Feasibility Study of Bi-directional Wireless Charging for Vehicle-to-Grid

Paper #:
  • 2018-01-0669

Published:
  • 2018-04-03
Abstract:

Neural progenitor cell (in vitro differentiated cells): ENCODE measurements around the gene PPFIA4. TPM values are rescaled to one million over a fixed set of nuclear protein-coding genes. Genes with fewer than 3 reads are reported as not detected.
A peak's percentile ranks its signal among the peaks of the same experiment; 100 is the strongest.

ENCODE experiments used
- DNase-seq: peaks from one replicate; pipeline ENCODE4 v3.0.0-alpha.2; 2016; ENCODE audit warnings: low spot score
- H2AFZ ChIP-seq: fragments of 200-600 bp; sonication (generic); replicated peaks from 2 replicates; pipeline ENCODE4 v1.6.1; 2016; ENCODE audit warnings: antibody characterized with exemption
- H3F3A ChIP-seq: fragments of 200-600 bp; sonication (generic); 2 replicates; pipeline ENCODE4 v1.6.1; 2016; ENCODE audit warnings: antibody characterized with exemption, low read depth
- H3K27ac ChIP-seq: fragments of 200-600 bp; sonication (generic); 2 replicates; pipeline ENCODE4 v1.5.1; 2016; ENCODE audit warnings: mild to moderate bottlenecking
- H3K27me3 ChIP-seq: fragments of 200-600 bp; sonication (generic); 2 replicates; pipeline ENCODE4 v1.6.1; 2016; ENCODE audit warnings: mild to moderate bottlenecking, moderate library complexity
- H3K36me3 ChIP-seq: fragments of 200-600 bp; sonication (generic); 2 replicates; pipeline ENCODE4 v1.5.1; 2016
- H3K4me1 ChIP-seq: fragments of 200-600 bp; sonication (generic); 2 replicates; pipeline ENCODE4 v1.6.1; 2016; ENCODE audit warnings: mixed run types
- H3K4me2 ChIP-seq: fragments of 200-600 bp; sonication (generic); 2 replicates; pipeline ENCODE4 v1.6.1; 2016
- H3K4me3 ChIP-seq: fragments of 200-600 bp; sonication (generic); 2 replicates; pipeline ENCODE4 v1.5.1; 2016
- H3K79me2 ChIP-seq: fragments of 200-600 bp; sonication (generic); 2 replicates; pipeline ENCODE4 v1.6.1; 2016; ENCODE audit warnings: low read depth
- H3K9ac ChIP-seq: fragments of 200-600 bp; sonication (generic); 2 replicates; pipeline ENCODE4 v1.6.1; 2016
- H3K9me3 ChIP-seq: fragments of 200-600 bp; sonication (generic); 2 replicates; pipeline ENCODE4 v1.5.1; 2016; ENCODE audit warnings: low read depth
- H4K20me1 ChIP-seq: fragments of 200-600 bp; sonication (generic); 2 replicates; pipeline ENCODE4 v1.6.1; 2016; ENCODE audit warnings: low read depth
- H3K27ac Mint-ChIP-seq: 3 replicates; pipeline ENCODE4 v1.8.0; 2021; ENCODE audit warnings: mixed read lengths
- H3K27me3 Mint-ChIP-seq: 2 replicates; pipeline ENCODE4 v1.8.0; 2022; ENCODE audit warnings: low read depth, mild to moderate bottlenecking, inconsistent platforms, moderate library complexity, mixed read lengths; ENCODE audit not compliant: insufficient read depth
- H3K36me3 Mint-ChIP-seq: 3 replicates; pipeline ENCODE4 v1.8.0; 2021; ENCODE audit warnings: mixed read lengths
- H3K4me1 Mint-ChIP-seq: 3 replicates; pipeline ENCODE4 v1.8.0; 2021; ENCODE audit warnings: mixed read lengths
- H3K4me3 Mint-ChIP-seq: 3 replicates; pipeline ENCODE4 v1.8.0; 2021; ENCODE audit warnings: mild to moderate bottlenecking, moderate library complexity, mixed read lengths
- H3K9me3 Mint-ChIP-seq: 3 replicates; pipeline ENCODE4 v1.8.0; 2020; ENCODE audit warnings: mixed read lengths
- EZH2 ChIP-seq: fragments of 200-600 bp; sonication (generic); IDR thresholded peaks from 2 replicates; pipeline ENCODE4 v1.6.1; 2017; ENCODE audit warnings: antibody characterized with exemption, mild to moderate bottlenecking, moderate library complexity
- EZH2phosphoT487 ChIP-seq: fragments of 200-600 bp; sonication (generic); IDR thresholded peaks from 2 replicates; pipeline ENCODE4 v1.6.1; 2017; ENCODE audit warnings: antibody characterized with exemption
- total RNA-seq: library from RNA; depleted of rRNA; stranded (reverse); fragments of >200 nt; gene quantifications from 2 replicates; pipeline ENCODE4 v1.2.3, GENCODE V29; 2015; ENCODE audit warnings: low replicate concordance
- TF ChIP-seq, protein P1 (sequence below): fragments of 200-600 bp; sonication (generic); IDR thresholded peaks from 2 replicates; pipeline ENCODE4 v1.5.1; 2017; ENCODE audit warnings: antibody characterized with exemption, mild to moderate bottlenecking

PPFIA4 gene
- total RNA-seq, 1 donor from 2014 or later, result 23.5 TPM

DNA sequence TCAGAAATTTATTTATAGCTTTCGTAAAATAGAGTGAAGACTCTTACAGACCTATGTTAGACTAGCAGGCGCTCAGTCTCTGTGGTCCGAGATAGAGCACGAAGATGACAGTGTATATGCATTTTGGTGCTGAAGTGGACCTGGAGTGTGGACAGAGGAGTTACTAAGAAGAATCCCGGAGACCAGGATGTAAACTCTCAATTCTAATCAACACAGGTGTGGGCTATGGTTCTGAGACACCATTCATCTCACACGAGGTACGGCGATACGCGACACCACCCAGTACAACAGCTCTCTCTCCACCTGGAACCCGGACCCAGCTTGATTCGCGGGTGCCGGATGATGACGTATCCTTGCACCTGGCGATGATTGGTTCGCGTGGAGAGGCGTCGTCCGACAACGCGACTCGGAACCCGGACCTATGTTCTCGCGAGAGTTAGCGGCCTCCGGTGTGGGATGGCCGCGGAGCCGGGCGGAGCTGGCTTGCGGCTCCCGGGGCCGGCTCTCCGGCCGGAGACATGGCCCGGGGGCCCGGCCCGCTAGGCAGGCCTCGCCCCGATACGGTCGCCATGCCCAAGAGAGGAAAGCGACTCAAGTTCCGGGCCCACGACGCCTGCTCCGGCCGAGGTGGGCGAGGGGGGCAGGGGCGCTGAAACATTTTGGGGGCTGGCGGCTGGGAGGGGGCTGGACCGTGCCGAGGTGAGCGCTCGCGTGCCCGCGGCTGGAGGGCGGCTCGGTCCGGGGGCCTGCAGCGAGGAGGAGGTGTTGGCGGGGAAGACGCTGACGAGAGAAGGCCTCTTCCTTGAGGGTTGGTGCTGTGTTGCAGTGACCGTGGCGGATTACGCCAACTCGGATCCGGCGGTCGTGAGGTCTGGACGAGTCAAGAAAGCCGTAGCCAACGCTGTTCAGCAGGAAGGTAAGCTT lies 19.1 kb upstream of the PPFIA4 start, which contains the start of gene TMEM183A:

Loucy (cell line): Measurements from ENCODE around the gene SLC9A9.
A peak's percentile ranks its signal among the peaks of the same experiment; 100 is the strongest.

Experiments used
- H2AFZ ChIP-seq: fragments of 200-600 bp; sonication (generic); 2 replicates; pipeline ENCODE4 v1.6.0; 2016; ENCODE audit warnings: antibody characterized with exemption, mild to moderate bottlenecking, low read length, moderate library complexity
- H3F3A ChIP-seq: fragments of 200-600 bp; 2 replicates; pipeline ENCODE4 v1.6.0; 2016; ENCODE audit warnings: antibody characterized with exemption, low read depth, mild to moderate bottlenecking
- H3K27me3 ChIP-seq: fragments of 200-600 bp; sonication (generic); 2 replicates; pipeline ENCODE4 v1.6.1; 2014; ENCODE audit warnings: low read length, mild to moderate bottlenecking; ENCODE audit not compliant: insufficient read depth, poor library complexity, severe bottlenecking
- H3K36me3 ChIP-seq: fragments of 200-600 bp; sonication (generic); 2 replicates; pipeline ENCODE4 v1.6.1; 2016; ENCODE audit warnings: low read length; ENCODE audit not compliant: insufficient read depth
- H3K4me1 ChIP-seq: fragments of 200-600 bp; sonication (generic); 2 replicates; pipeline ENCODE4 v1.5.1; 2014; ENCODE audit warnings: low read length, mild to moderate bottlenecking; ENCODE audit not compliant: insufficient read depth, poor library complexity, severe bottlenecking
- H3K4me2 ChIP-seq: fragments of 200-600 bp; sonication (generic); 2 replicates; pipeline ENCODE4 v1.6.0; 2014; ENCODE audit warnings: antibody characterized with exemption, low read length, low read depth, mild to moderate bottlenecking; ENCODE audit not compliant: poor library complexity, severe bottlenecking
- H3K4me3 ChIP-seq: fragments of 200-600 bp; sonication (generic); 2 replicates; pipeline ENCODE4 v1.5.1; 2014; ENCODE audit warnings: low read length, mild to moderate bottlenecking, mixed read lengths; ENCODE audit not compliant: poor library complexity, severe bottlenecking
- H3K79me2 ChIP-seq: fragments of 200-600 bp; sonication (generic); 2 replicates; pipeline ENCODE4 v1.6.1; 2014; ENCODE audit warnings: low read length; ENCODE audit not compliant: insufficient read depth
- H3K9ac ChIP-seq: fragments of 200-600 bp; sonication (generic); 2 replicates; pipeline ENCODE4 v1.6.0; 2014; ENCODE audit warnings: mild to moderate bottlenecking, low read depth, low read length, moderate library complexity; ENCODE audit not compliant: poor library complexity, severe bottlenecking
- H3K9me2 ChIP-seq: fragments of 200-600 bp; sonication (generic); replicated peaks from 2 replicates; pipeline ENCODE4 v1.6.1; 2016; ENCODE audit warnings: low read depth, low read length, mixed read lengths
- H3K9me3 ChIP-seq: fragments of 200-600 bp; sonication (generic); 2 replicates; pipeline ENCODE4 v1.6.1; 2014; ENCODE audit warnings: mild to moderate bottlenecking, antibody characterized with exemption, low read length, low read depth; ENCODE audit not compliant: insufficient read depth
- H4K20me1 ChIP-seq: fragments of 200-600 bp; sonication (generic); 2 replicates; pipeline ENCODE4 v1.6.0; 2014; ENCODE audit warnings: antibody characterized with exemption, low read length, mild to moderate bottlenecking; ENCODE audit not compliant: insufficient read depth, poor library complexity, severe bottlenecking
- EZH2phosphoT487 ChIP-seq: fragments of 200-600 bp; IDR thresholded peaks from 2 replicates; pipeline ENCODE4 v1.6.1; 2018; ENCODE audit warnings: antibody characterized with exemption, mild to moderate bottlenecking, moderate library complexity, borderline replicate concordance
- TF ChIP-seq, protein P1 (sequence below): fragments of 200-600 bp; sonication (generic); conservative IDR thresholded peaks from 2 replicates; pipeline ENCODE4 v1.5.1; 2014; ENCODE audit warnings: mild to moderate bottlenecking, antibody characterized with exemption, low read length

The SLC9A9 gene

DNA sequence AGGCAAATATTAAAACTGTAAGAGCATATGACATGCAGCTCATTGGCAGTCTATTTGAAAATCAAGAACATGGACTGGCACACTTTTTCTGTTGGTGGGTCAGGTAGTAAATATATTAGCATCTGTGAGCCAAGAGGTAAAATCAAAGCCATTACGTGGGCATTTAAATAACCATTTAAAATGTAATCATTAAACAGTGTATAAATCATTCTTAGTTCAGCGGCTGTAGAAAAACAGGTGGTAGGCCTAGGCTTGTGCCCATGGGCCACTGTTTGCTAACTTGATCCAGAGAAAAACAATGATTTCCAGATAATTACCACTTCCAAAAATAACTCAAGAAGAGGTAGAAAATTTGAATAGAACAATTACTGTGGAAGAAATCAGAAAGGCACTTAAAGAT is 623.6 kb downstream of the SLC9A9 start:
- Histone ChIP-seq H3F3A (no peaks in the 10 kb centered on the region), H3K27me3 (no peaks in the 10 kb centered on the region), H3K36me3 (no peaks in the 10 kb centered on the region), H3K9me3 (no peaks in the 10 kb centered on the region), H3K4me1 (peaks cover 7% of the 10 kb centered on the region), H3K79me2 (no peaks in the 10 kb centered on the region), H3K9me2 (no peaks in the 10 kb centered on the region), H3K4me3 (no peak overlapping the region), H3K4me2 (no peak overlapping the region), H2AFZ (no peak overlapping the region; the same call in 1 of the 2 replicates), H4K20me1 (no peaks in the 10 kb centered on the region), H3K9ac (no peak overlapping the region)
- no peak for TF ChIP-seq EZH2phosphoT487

In an effort to address environmental concerns and enhance energy security, automakers have been developing electrified products such as plug-in hybrid vehicles (PHEVs) and battery electric vehicles (BEVs) for the past several years, and they are gaining momentum. Honda strives to electrify two-thirds of global automobile unit sales by 2030. Simultaneously, renewable sources of energy have been playing an increasing role in the nation’s electricity grid. Due to the intermittent nature of many renewable sources, such as wind and solar power, it is becoming more difficult to maintain a balance between renewable energy availability and coincident peak demand. This challenge is commonly called the “duck curve,” due to the temporal imbalance between peak demand and peak renewable energy production. One way to prevent curtailment of the amount of electricity generated by renewable resources is to store the “excess” electricity, and then feed it back into the grid during the peak demand periods. Vehicle-to-Grid (V2G) technology provides a means to accomplish this task. V2G technology enables two-way power flow between the grid and the high-power, high-capacity propulsion batteries in an electrified vehicle. This technology can therefore contribute to stabilizing the balance between supply and demand on the power grid. Honda has been conducting an experimental demonstration of V2G at the University of Delaware and at UC San Diego since November 2014, using a modified Honda Accord Plug-in Hybrid. This vehicle has been fitted with a bi-directional on-board AC/DC and DC/AC converter, which enables V2G functionality. In addition, the authors have performed an architectural design and a modeling and simulation study for a bi-directional wireless charging system for V2G applications. This research activity aims to adapt an existing SAE J2954 compatible uni-directional system design to enable bi-directional wireless power transfer with minimum impact to system cost, while maintaining full compatibility with the requirements of SAE J2954. This paper discusses the predicted system performance, including output power and efficiency. Bi-directional wireless charging technology can significantly improve usability because the physical connection between the vehicle and grid has been eliminated. This can facilitate the large-scale introduction of V2G technology into the market. In an effort to address environmental concerns and enhance energy security, automakers have been developing electrified products such as plug-in hybrid vehicles (PHEVs) and battery electric vehicles (BEVs) for the past several years, and they are gaining momentum. Honda strives to electrify two-thirds of global automobile unit sales by 2030. Simultaneously, renewable sources of energy have been playing an increasing role in the nation’s electricity grid. Due to the intermittent nature of many renewable sources, such as wind and solar power, it is becoming more difficult to maintain a balance between renewable energy availability and coincident peak demand. This challenge is commonly called the “duck curve,” due to the temporal imbalance between peak demand and peak renewable energy production. One way to prevent curtailment of the amount of electricity generated by renewable resources is to store the “excess” electricity, and then feed it back into the grid during the peak demand periods. Vehicle-to-Grid (V2G) technology provides a means to accomplish this task. V2G technology enables two-way power flow between the grid and the high-power, high-capacity propulsion batteries in an electrified vehicle. This technology can therefore contribute to stabilizing the balance between supply and demand on the power grid. Honda has been conducting an experimental demonstration of V2G at the University of Delaware and at UC San Diego since November 2014, using a modified Honda Accord Plug-in Hybrid. This vehicle has been fitted with a bi-directional on-board AC/DC and DC/AC converter, which enables V2G functionality. In addition, the authors have performed an architectural design and a modeling and simulation study for a bi-directional wireless charging system for V2G applications. This research activity aims to adapt an existing SAE J2954 compatible uni-directional system design to enable bi-directional wireless power transfer with minimum impact to system cost, while maintaining full compatibility with the requirements of SAE J2954. This paper discusses the predicted system performance, including output power and efficiency. Bi-directional wireless charging technology can significantly improve usability because the physical connection between the vehicle and grid has been eliminated. This can facilitate the large-scale introduction of V2G technology into the market.
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